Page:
NOTE: Clement Freud's final appearance.

NICHOLAS PARSONS: Welcome to Just A Minute!


NP: Thank you, thank you, hello, hello, my name is Nicholas Parsons. And as the Minute Waltz fades away once more it is my huge pleasure to welcome our many listeners in this country and around the world. But also to welcome to the programme this week four talented, humorous, clever individuals who are going to display their verbal ingenuity, their cleverness with words, with language and humour, as they try and speak on the subject that I give them, and they try and do that without hesitation, repetition or deviation. And those four bright individuals are, seated on my right, Paul Merton and Clement Freud. And seated on my left, Sheila Hancock and David Mitchell. Would you please welcome all four of them! And seated beside me is Sarah Sharpe, who is going to help me keep the score, run the stopwatch, and blow a whistle when the 60 seconds have elapsed. And this particular edition of Just A Minute is coming from the Radio Theatre in the heart of Broadcasting House. And we have a really hearty audience here so we're going to begin the show this week with Sheila Hancock. Sheila the subject we've got here is agony aunts. Tell us something about that subject in this game starting now.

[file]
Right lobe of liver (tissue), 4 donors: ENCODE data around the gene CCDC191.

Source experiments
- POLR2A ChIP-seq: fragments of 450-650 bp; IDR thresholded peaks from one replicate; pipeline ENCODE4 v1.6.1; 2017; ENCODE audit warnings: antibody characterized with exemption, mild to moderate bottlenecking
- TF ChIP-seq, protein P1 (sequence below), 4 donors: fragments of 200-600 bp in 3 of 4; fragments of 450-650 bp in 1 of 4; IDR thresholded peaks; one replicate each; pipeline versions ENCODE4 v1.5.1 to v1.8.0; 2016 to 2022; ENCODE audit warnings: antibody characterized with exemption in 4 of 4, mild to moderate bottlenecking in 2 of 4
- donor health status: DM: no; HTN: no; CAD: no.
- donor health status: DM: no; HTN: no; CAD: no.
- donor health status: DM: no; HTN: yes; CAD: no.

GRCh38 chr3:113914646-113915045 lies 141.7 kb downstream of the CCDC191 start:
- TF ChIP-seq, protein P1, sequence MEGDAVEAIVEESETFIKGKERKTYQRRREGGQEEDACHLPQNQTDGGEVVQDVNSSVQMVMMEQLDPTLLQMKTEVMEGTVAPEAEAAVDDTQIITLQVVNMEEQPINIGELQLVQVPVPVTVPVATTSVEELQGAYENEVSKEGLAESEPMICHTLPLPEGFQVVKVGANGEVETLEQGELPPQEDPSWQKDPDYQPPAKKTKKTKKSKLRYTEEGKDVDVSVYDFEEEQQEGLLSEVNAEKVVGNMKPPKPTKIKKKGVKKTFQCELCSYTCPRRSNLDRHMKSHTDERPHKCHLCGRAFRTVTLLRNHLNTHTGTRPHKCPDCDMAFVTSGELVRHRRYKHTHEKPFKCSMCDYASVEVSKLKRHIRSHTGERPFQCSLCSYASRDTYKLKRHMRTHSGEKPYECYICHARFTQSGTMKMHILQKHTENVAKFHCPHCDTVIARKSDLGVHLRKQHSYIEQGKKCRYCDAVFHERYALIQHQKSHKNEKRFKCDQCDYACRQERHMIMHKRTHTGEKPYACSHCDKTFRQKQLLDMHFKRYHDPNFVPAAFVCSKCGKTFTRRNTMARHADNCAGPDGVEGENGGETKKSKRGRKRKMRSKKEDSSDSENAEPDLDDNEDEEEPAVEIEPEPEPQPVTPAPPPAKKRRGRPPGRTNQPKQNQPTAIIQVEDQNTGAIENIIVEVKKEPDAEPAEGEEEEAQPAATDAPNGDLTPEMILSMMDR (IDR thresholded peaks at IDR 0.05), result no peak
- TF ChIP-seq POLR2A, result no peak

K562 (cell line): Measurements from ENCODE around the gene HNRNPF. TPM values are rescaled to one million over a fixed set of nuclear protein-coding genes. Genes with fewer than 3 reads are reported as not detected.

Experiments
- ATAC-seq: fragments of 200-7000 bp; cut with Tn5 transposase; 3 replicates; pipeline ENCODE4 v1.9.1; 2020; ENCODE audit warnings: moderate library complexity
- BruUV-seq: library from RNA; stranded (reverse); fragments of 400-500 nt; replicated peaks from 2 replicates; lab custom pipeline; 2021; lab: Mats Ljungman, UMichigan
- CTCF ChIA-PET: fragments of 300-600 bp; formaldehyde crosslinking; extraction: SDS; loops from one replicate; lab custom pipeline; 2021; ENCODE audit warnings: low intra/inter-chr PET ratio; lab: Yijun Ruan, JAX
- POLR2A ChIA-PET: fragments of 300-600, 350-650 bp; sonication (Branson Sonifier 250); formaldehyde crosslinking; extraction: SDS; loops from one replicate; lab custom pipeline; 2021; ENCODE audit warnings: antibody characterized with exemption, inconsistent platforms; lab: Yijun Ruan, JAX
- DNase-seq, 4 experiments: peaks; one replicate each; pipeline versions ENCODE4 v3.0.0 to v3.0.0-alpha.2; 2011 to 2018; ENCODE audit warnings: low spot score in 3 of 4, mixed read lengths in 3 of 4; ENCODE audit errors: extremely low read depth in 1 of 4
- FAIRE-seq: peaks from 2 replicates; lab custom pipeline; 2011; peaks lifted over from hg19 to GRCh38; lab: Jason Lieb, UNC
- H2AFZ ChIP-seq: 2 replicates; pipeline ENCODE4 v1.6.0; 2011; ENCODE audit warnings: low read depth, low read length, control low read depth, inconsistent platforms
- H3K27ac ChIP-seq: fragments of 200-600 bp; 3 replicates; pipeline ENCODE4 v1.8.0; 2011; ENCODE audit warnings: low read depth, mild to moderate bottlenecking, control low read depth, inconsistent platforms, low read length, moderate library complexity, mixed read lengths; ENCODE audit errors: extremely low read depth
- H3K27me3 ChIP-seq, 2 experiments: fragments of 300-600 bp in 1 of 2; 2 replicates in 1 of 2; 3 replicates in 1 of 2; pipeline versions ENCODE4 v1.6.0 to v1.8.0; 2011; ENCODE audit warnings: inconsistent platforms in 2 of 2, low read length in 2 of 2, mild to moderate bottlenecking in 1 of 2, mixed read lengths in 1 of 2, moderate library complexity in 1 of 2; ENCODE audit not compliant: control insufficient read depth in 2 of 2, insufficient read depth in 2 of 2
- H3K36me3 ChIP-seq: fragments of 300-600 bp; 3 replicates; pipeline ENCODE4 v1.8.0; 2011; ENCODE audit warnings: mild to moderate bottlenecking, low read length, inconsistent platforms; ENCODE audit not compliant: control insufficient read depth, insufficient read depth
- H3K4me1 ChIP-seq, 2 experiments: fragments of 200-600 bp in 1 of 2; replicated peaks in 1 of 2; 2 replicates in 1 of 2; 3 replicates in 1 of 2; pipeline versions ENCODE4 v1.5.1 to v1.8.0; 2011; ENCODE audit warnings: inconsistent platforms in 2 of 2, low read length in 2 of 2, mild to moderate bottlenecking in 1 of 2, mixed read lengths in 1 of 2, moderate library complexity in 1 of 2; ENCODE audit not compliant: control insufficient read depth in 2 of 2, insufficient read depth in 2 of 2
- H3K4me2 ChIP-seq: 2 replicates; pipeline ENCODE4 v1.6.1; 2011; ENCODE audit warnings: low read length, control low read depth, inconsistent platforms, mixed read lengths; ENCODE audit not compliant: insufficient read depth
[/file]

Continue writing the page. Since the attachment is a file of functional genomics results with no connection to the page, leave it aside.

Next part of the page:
SHEILA HANCOCK: I've always been very suspicious of this idea of agony aunts. I actually think it's an office full of people, not one person. Because they couldn't possibly deal with all those different subjects. I also enjoy Pamela Stephensonís agony common, common...


NP: David you challenged.

DAVID MITCHELL: Well I think it's, it slipped into a language I don't speak.

SH: Yeah! It's called just-a-minutese.

DM: Hesitation.

NP: That's right yes, she was hesitating. David you have a correct challenge, and the subject is agony aunts, you have 42 seconds starting now.

DM: I don't have any aunts as my parents are both only children. So I have never known the...


NP: Paul challenged.

PAUL MERTON: Both your parents are children?

NP: Only children.

PM: They're only children? They never grew up? It seems to me a harsh judgement! They may not have had your education, but there's no need to talk of them like that.